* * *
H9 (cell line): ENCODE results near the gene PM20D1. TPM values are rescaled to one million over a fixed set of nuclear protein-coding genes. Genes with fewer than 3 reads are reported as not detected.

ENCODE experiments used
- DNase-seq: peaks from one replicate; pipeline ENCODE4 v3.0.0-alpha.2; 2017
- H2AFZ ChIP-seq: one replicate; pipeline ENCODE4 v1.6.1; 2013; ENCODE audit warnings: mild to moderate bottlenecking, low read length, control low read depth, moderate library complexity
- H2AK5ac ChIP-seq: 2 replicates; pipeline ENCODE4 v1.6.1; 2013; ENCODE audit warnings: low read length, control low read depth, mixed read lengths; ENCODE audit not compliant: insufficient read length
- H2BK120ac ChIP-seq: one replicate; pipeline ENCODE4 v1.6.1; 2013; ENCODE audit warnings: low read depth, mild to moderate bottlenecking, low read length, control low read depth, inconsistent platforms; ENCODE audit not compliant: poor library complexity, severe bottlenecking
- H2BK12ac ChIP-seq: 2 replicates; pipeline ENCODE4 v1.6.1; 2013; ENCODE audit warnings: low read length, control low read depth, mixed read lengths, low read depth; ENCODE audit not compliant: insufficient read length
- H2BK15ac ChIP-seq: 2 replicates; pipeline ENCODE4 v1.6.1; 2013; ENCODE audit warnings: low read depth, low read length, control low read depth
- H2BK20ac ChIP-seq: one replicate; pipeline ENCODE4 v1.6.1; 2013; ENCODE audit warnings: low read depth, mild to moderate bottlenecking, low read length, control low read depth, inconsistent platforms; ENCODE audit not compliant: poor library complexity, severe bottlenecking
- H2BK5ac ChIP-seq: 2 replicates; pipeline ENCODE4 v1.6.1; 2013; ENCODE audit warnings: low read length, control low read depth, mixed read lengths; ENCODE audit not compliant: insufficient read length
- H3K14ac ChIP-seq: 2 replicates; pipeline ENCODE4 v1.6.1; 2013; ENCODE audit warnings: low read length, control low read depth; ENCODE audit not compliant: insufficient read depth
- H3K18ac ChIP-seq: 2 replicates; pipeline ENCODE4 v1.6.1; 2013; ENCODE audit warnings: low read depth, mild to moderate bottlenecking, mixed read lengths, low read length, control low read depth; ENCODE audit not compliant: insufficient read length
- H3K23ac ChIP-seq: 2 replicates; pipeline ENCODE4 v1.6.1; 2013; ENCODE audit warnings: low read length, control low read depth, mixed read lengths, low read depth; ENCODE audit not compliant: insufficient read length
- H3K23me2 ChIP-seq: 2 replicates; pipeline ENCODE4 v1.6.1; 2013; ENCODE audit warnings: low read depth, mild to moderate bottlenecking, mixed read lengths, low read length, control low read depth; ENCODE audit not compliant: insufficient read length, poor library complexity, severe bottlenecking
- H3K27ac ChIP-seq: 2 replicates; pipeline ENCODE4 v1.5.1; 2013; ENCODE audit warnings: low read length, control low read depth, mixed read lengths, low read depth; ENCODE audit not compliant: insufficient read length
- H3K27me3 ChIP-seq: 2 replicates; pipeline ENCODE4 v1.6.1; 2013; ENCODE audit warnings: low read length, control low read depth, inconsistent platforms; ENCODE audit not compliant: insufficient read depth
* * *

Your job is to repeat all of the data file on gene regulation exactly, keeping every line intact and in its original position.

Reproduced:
H9 (cell line): ENCODE results near the gene PM20D1. TPM values are rescaled to one million over a fixed set of nuclear protein-coding genes. Genes with fewer than 3 reads are reported as not detected.

ENCODE experiments used
- DNase-seq: peaks from one replicate; pipeline ENCODE4 v3.0.0-alpha.2; 2017
- H2AFZ ChIP-seq: one replicate; pipeline ENCODE4 v1.6.1; 2013; ENCODE audit warnings: mild to moderate bottlenecking, low read length, control low read depth, moderate library complexity
- H2AK5ac ChIP-seq: 2 replicates; pipeline ENCODE4 v1.6.1; 2013; ENCODE audit warnings: low read length, control low read depth, mixed read lengths; ENCODE audit not compliant: insufficient read length
- H2BK120ac ChIP-seq: one replicate; pipeline ENCODE4 v1.6.1; 2013; ENCODE audit warnings: low read depth, mild to moderate bottlenecking, low read length, control low read depth, inconsistent platforms; ENCODE audit not compliant: poor library complexity, severe bottlenecking
- H2BK12ac ChIP-seq: 2 replicates; pipeline ENCODE4 v1.6.1; 2013; ENCODE audit warnings: low read length, control low read depth, mixed read lengths, low read depth; ENCODE audit not compliant: insufficient read length
- H2BK15ac ChIP-seq: 2 replicates; pipeline ENCODE4 v1.6.1; 2013; ENCODE audit warnings: low read depth, low read length, control low read depth
- H2BK20ac ChIP-seq: one replicate; pipeline ENCODE4 v1.6.1; 2013; ENCODE audit warnings: low read depth, mild to moderate bottlenecking, low read length, control low read depth, inconsistent platforms; ENCODE audit not compliant: poor library complexity, severe bottlenecking
- H2BK5ac ChIP-seq: 2 replicates; pipeline ENCODE4 v1.6.1; 2013; ENCODE audit warnings: low read length, control low read depth, mixed read lengths; ENCODE audit not compliant: insufficient read length
- H3K14ac ChIP-seq: 2 replicates; pipeline ENCODE4 v1.6.1; 2013; ENCODE audit warnings: low read length, control low read depth; ENCODE audit not compliant: insufficient read depth
- H3K18ac ChIP-seq: 2 replicates; pipeline ENCODE4 v1.6.1; 2013; ENCODE audit warnings: low read depth, mild to moderate bottlenecking, mixed read lengths, low read length, control low read depth; ENCODE audit not compliant: insufficient read length
- H3K23ac ChIP-seq: 2 replicates; pipeline ENCODE4 v1.6.1; 2013; ENCODE audit warnings: low read length, control low read depth, mixed read lengths, low read depth; ENCODE audit not compliant: insufficient read length
- H3K23me2 ChIP-seq: 2 replicates; pipeline ENCODE4 v1.6.1; 2013; ENCODE audit warnings: low read depth, mild to moderate bottlenecking, mixed read lengths, low read length, control low read depth; ENCODE audit not compliant: insufficient read length, poor library complexity, severe bottlenecking
- H3K27ac ChIP-seq: 2 replicates; pipeline ENCODE4 v1.5.1; 2013; ENCODE audit warnings: low read length, control low read depth, mixed read lengths, low read depth; ENCODE audit not compliant: insufficient read length
- H3K27me3 ChIP-seq: 2 replicates; pipeline ENCODE4 v1.6.1; 2013; ENCODE audit warnings: low read length, control low read depth, inconsistent platforms; ENCODE audit not compliant: insufficient read depth